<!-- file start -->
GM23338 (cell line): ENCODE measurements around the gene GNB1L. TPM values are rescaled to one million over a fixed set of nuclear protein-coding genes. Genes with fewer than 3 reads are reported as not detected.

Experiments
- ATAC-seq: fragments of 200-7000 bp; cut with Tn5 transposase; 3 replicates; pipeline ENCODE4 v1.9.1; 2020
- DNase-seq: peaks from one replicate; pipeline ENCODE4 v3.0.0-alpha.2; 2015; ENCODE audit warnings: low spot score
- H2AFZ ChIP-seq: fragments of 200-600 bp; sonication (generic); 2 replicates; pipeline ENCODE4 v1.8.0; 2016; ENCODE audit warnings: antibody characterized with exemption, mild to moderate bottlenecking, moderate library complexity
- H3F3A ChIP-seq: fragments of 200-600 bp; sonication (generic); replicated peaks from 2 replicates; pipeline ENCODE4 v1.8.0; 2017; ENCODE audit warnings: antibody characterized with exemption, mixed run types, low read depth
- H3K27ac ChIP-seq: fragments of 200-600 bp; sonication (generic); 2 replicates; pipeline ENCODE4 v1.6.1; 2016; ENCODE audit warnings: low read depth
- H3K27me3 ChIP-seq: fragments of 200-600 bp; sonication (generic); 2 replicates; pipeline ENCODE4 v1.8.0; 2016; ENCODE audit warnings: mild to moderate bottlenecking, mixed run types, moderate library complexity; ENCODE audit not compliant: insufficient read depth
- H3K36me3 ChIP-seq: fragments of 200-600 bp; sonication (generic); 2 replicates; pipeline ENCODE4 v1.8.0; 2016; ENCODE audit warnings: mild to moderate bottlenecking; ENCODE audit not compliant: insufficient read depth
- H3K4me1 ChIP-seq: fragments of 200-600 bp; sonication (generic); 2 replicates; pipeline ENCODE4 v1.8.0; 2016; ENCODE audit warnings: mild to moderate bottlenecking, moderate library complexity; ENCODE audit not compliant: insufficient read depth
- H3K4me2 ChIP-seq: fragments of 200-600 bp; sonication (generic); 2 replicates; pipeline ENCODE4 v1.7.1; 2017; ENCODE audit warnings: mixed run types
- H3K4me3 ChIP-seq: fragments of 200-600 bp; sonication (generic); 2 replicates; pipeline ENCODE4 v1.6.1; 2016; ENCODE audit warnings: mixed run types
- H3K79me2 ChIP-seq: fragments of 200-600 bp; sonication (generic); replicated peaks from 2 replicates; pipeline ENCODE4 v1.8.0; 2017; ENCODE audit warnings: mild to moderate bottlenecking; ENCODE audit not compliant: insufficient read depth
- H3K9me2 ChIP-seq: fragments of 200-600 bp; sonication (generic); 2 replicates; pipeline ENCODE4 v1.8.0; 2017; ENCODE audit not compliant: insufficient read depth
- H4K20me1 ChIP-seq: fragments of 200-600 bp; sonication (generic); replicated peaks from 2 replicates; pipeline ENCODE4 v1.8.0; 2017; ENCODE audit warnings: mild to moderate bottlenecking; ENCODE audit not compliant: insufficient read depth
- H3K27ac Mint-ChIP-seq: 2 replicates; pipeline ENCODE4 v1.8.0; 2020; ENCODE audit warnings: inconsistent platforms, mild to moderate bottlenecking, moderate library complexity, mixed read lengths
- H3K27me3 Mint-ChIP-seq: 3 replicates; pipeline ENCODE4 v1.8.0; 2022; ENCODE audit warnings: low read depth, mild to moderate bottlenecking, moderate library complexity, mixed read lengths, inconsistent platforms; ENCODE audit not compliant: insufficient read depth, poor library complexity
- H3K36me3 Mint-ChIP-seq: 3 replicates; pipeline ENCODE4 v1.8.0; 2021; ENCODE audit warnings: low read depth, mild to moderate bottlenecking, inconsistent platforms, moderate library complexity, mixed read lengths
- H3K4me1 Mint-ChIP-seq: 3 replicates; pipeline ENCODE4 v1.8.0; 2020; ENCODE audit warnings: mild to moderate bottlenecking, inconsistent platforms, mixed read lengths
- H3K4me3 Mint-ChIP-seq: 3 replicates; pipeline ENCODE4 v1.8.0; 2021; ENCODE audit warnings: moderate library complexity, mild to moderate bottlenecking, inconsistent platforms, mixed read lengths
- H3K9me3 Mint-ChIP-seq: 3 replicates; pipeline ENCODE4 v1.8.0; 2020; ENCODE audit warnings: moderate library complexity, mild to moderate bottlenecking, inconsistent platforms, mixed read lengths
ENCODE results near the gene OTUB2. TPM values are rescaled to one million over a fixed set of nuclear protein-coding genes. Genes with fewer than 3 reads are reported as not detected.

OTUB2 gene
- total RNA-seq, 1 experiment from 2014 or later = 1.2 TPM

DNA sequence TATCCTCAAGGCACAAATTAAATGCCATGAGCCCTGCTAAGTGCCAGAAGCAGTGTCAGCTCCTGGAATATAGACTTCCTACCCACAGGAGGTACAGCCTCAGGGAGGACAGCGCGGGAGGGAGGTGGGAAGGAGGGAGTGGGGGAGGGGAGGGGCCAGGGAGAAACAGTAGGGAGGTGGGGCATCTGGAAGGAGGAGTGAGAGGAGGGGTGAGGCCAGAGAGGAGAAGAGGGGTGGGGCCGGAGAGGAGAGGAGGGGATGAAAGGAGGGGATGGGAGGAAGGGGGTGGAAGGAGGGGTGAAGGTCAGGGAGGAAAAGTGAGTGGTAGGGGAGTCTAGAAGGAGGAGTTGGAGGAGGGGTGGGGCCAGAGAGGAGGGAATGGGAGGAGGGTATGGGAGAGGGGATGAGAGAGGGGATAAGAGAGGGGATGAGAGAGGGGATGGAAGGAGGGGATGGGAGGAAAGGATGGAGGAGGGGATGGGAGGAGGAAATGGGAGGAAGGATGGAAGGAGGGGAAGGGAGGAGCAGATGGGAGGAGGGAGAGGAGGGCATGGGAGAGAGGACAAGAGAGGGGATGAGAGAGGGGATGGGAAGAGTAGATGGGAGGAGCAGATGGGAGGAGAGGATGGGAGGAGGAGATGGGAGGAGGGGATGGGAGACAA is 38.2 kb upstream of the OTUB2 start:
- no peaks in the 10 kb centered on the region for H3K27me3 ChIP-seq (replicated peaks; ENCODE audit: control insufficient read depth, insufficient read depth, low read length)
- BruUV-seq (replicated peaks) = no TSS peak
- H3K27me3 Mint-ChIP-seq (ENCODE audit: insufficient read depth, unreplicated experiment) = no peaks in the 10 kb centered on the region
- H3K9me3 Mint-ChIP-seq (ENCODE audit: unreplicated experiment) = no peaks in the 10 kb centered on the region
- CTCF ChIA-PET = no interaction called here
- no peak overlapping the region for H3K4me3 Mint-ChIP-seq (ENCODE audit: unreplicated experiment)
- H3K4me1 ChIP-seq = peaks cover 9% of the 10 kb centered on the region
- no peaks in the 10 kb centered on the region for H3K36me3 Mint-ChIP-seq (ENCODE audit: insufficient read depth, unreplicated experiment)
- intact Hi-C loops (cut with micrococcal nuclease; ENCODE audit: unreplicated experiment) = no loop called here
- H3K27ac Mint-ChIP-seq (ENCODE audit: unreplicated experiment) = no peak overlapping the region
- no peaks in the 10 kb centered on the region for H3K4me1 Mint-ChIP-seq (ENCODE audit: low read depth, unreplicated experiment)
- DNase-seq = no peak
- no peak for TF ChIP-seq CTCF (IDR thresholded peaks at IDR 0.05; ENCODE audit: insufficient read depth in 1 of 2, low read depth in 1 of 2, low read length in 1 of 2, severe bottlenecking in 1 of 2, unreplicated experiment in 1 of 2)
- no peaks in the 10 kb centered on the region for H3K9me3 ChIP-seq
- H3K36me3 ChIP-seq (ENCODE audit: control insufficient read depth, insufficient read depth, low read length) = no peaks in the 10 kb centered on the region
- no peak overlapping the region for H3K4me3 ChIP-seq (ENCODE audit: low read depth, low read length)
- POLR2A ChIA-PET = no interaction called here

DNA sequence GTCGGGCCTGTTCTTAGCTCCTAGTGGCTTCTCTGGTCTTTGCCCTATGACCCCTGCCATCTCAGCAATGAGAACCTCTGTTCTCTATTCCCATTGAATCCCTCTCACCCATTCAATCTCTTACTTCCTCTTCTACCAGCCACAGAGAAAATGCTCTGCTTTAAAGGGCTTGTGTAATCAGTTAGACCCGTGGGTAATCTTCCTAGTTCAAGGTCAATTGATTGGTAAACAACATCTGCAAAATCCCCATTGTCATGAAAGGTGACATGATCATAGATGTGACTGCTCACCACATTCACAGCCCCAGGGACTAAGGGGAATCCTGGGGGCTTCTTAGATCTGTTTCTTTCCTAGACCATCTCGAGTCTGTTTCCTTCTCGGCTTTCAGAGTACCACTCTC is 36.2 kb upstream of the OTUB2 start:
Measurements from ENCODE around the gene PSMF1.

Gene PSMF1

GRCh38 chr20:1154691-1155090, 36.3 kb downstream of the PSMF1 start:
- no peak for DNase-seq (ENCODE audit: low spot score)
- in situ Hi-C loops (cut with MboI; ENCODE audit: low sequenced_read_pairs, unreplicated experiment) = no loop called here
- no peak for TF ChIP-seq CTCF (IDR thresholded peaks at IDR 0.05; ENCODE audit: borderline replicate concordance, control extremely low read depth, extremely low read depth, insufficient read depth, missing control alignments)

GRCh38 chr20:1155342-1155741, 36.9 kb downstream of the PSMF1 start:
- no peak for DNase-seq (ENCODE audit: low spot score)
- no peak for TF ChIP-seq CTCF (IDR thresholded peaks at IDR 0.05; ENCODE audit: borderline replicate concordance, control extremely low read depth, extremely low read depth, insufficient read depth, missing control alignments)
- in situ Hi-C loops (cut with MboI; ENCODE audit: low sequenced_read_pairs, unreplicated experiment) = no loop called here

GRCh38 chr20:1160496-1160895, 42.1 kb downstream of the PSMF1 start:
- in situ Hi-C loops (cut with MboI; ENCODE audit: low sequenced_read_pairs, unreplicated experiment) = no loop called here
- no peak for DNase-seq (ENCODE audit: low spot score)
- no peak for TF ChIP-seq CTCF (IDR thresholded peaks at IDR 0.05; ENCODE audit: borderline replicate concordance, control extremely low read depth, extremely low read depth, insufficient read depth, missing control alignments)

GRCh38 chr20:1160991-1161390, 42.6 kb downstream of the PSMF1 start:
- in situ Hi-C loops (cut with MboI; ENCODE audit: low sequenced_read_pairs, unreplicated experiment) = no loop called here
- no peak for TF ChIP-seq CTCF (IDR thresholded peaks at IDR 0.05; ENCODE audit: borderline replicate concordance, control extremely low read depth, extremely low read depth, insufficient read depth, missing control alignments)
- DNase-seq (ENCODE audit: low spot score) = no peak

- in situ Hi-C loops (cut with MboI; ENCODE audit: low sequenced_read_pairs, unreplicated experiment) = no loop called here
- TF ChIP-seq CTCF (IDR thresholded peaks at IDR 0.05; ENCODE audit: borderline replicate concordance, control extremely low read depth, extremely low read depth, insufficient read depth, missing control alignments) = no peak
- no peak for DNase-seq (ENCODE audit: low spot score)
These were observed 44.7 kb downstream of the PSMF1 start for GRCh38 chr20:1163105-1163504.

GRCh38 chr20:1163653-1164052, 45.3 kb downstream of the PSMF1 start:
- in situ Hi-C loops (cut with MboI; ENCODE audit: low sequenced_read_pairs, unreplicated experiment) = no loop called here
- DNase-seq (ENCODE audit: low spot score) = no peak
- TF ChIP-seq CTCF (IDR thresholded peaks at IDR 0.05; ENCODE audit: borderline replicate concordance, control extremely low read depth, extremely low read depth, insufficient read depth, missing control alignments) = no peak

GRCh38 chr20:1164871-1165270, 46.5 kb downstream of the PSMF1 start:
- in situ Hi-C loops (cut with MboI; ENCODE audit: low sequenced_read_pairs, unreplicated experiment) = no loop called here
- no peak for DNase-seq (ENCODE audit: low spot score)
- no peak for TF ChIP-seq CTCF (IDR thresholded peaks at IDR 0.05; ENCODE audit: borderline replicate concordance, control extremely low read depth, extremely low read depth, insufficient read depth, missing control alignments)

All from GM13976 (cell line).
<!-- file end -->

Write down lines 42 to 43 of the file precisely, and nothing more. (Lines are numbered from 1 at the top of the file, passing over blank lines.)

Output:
- POLR2A ChIA-PET = no interaction called here

DNA sequence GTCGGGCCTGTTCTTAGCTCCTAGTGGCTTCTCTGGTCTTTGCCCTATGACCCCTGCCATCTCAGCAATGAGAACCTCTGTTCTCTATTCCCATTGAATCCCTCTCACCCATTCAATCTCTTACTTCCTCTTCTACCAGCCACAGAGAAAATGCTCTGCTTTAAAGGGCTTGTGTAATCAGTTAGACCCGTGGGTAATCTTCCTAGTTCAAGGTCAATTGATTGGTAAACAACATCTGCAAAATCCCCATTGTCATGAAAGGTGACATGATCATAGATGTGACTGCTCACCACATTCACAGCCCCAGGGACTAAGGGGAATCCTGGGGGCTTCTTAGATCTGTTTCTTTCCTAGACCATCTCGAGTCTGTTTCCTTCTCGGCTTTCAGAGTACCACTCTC is 36.2 kb upstream of the OTUB2 start: